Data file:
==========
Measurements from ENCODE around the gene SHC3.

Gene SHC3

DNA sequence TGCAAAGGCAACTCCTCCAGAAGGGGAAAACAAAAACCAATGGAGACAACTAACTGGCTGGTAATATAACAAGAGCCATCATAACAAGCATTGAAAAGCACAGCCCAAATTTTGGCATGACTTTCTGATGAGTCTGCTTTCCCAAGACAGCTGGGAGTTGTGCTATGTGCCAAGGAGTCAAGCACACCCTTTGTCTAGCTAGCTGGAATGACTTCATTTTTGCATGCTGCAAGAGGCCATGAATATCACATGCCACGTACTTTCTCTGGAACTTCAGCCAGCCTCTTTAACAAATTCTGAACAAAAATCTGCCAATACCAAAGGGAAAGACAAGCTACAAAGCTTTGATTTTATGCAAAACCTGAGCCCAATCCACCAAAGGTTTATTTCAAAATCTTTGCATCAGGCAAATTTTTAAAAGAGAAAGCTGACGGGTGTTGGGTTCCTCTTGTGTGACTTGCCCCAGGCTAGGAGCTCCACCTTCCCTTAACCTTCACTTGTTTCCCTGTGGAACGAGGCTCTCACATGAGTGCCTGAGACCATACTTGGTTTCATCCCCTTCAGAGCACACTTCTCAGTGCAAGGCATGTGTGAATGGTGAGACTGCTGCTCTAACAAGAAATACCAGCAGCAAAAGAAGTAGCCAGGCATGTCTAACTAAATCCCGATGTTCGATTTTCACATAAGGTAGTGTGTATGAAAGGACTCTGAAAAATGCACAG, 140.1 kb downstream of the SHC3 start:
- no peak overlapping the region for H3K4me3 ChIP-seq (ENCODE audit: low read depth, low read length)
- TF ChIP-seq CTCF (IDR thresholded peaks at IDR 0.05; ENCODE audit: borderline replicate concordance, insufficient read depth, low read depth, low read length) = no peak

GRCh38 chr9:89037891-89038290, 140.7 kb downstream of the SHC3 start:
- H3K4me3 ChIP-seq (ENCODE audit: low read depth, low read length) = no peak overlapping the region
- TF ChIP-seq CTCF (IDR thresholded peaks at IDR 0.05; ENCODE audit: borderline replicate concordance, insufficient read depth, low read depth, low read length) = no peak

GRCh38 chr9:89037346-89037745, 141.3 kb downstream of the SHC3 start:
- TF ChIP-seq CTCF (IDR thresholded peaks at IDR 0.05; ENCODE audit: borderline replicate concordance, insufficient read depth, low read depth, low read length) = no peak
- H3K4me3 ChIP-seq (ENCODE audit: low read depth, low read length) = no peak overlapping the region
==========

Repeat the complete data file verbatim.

Measurements from ENCODE around the gene SHC3.

Gene SHC3

DNA sequence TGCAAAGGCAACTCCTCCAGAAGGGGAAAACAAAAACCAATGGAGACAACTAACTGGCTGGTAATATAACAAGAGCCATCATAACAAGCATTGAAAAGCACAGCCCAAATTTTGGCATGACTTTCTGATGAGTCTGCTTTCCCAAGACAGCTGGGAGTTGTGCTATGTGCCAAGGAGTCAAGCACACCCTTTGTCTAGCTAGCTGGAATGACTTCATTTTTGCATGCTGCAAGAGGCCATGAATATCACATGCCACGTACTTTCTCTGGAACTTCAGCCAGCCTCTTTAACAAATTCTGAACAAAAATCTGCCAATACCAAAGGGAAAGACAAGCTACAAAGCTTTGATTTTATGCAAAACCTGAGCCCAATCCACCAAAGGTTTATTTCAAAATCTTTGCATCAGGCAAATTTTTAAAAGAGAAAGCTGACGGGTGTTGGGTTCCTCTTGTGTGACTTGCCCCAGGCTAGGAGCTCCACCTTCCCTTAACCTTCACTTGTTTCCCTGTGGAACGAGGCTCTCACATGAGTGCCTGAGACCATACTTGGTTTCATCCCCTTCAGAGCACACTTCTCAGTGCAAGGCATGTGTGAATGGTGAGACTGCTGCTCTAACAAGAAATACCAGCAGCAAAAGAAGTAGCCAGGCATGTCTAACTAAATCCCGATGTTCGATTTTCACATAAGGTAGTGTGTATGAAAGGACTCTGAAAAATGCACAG, 140.1 kb downstream of the SHC3 start:
- no peak overlapping the region for H3K4me3 ChIP-seq (ENCODE audit: low read depth, low read length)
- TF ChIP-seq CTCF (IDR thresholded peaks at IDR 0.05; ENCODE audit: borderline replicate concordance, insufficient read depth, low read depth, low read length) = no peak

GRCh38 chr9:89037891-89038290, 140.7 kb downstream of the SHC3 start:
- H3K4me3 ChIP-seq (ENCODE audit: low read depth, low read length) = no peak overlapping the region
- TF ChIP-seq CTCF (IDR thresholded peaks at IDR 0.05; ENCODE audit: borderline replicate concordance, insufficient read depth, low read depth, low read length) = no peak

GRCh38 chr9:89037346-89037745, 141.3 kb downstream of the SHC3 start:
- TF ChIP-seq CTCF (IDR thresholded peaks at IDR 0.05; ENCODE audit: borderline replicate concordance, insufficient read depth, low read depth, low read length) = no peak
- H3K4me3 ChIP-seq (ENCODE audit: low read depth, low read length) = no peak overlapping the region